After 2 years of uncertainty and constant changes, many Albertans are heading back to the office over the next few weeks. For some it’s finally a sense of normal life coming back whereas for others it’s saying goodbye to the flexibility that working from home allowed. Whether you’re going back to the office full time or under a hybrid schedule, it’s a perfect time to look at your office set up and make sure that it suits your body and your needs.
Get up and move!
The most important thing to keep in mind is that our bodies are not designed to stay in a fixed position for a prolonged period of time. Have you ever wondered why children never really complain of being stiff? It’s because they’re always moving! Our number one piece of advice is to take frequent movement breaks. Go fill your water bottle regularly, do an extra office lap after going to the washroom, catch up with a colleague you haven’t seen since the pandemic started, get up and stretch your hips or anything else to get you out of your chair even if it’s just for a minute. Moving can also mean changing position while sitting. You can move your keyboard onto your lap to change your elbow position, tuck your chin in for a little neck stretch or do head circles while you’re thinking how to properly word an email.
How to set up my work desk?
Here are some key points to consider when assessing your work ergonomics:
Adjust your screen so that it is at eye level. If you are working from a desktop, simply raise the monitor screen up. If you are working from a laptop, set it on a pile of books, a shoebox or anything else to bring the screen to your eye level.
Raising the height of your laptop will require using an external keyboard and mouse to prevent awkward arm positioning. Using a mouse instead of the track pad is also a good change to avoid undue stress to your wrist and fingers.
Sitting upright allows your muscles to work more efficiently. For our limbs to function properly, a stable upright trunk is needed. Anytime you find yourself slouched in your chair, prop yourself back up to sit on your sit bones with your back against your chair.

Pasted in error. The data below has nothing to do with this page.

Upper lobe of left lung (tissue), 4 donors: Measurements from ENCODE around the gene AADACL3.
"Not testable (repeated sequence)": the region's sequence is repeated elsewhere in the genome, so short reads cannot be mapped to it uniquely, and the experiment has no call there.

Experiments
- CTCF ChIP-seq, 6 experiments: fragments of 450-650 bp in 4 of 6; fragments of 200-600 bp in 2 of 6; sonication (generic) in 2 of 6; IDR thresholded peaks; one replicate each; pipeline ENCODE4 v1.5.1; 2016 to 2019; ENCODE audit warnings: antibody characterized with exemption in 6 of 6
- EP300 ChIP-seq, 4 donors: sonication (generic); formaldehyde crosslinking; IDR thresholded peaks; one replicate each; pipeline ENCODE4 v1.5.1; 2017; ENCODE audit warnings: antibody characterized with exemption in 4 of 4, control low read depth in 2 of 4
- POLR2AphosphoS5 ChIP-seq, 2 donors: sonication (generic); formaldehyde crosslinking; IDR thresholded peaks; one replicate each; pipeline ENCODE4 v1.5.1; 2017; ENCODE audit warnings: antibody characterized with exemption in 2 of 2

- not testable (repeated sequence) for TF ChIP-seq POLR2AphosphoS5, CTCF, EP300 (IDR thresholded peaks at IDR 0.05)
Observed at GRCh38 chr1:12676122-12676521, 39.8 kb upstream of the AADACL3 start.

Avoid any pressure on the back of your knees from your chair, on your elbows from your armrests and on your wrists from the edge of your desk. Sustained pressure on any body part can lead to nerve compression which, over time, may turn into carpal tunnel syndrome or other nerve pathologies.
The soles of your feet must rest on the floor or a foot rest. It is very hard to sustain an upright trunk if your feet are floating. You will inevitably end up slouched to allow your feet (and likely just your heels) to touch the floor. You don’t necessarily need an actual footrest. A stack of books, a crate or a stool are sufficient.
Common injuries from poor work posture
Poor posture for a short period of time isn’t a big deal. The issue with poor desk posture and office set up is the fact that most office workers will be at their desk for 30 to 40+ hours per week. The various stresses that awkward postures put on your body will, over time, translate into permanent changes in your tissue (muscles, nerves, ligaments, etc.) possibly leading to injuries. Poor office set up and poor working posture can lead to a variety of musculoskeletal and/or nerve injuries including:
Nerve compression injuries:
Carpal tunnel syndrome
Cubital tunnel syndrome
Nerve impingement at the neck, hips or knees
Headaches and migraines
Neck and shoulder pain
De Quervain’s tenosynovitis
Low back pain
These remain general advice that can apply to most individuals but there’s no single desk set up that will suit every body. If you’ve given these a try and are still experiencing various body aches, tingling hands or frequent headaches, you might benefit from different work equipment or you might have some underlying problems that are flaring up with prolonged office work. Our team of occupational therapists and physical therapists in Edmonton offer the perfect combination of skills to assess your body for possible injuries or imbalances and assess your environment to make sure it fits you as much as possible.
Emerson E. A, Finch D. (2021) Chapter 119 The Injured Worker: Onsite Evaluation and Services. In Rehabilitation of the Hand and Upper Extremity (7th ed, vol 2, pp 1704-1728) Philadelphia, PA: Elsevier